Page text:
Pacific NorthWest LNG

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{{#badges: FrackSwarm|Navbar-fracking}} Pacific NorthWest LNG is a proposed natural gas liquefaction and export facility on Lelu Island, British Columbia Canada within the District of Port Edward on land administered by the Prince Rupert Port Authority.

According to the company website, Pacific NorthWest LNG would liquefy and export natural gas produced by Progress Energy Canada Ltd. in northeast B.C. Both Pacific NorthWest LNG and Progress Energy are majority-owned by PETRONAS. Sinopec, JAPEX, Indian Oil Corporation and PetroleumBRUNEI are minority shareholders in the Pacific NorthWest LNG project.[1] Progress Energy, the company supplying gas to Pacific NorthWest LNG, estimates the development of Pacific NorthWest LNG is a $9 billion to $11 billion investment to build the pipeline.[2] Business Vancouver reports the entire project will cost $36 million.[3]

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Canadian Environmental Assessment Agency (CEAA) began its review of the proposed Pacific NorthWest LNG in April, 2013. The review of the LNG facility has been halted five times due to different issues, including a need for further scientific information.[4]

The LNG faced another delay on March 19, 2016. The Canadian Environmental Assessment Agency' was granted an extra three months to finish an impact study.[5]


In November 2015 members of the Lax Kw'alaams First Nation camped at the site of the proposed LNG facility to prevent further research.

"We want to make sure nothing gets contaminated or in the way natural habitat, whether it's salmon or shellfish or eelgrass," said Clifford White, chief councillor of the Gitxaala First Nation.[6]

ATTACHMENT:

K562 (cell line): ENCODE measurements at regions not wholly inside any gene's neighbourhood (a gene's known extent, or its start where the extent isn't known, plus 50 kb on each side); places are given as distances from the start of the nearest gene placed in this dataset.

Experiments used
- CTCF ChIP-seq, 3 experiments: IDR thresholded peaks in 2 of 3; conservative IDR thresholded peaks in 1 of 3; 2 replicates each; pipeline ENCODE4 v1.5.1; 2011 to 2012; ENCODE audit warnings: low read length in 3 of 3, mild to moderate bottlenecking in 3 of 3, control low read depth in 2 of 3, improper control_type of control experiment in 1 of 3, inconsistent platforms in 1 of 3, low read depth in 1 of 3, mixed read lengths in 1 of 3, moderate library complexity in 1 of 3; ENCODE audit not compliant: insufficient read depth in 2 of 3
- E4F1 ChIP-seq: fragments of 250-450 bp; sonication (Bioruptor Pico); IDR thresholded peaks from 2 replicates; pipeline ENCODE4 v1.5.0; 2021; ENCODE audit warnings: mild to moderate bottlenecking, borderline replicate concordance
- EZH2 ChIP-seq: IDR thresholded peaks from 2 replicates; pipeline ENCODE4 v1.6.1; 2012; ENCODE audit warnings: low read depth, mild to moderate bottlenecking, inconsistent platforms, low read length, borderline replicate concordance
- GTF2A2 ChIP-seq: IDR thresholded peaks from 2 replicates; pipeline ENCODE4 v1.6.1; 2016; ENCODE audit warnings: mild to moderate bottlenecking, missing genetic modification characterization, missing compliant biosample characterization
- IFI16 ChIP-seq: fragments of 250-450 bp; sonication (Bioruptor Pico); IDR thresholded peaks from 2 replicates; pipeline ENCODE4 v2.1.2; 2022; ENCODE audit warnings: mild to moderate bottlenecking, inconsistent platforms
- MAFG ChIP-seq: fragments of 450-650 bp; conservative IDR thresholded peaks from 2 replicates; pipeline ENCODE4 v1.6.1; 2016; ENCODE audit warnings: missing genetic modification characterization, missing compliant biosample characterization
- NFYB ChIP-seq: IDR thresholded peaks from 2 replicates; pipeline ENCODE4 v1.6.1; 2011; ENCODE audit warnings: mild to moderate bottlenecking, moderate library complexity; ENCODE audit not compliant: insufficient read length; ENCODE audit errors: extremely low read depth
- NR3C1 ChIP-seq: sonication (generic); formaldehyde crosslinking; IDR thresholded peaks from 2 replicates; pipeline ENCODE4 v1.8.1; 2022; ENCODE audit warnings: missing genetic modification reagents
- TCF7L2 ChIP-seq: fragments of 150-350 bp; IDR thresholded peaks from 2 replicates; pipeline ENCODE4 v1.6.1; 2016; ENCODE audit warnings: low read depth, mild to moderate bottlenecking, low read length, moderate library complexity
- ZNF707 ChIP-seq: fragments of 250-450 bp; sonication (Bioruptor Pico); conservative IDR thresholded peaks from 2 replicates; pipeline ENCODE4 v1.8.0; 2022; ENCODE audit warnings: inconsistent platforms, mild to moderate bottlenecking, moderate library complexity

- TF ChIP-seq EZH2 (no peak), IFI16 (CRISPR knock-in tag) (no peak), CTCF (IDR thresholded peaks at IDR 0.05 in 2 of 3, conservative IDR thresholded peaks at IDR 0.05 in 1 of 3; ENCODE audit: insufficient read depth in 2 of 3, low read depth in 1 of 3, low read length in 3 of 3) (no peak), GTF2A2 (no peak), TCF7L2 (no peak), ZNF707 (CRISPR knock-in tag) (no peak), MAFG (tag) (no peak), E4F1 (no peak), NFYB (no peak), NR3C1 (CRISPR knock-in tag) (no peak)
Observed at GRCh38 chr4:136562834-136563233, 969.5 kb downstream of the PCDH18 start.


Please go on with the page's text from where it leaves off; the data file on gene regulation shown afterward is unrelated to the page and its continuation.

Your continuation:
The Skeena Watershed Conservation Coalition and other groups have raised concerns about the risk to salmon habitat on Flora Bank, an area located next to Lelu Island, which could be impacted by the LNG port.[4]

Opponents claim approving Pacific Northwest will make it impossible for B.C. and Canada to meet new emissions reduction standards. Running the plant would release 5.28 million tons of carbon dioxide a year.[7]

More than 130 scientists questioned the science behind the CEAA environmental assessment of the proposed Pacific Northwest LNG. These fish and wildlife biologists from Canada, the U.S., and Norway made their concerns in a joint letter. Of primary concern is the salmon. "You couldn't find a worse location to develop in terms of risks to fish. The CEAA report does not acknowledge that this LNG proposal is located on critical habitat of Canada's second largest wild salmon watershed", said a representative of the Skeena Fisheries Commission."The CEAA draft report for the Pacific Northwest LNG project is a symbol of what is wrong with environmental decision-making in Canada," the letter states[8]

Industry Groups

Project Details

  • Operator: Progress Energy Canada Ltd.
  • Annual Capacity (cubic feet):
  • Status: Proposed

Articles and resources


  1. "Pacific NorthWest LNG" accessed March 2, 2016.
  2. "Pacific NorthWest LNG" Progress Energy, accessed March 7, 2016.
  3. Jonny Wakefield,"Will Justin Trudeau’s emissions plans trip up Petronas LNG project?" Business Vancouver, March 18, 2016.
  4. 4.0 4.1 "Pacific NorthWest LNG plan review resumes after long delay" Brent Jang, Globe and Mail, December 20, 2015.
  5. David Ljunggren, Julie Gordon, and Emily Chow,"Huge Petronas Canada LNG project runs into further delays" Reuters, March 19, 2016.
  6. "Lelu Island LNG project divides First Nations as protest continues" Daybreak North, CBC News, November 12, 2015.
  7. Jonny Wakefield,"Will Justin Trudeau’s emissions plans trip up Petronas LNG project?" Business Vancouver, March 18, 2016.
  8. "Lelu Island LNG environmental assessment questioned by 130 scientists" CBC News, March 09, 2016.

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